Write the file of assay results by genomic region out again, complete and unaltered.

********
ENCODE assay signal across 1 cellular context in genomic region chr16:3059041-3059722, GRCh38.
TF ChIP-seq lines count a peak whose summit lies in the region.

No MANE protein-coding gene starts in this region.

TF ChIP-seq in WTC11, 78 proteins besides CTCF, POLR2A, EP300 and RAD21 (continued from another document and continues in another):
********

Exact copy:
ENCODE assay signal across 1 cellular context in genomic region chr16:3059041-3059722, GRCh38.
TF ChIP-seq lines count a peak whose summit lies in the region.

No MANE protein-coding gene starts in this region.

TF ChIP-seq in WTC11, 78 proteins besides CTCF, POLR2A, EP300 and RAD21 (continued from another document and continues in another):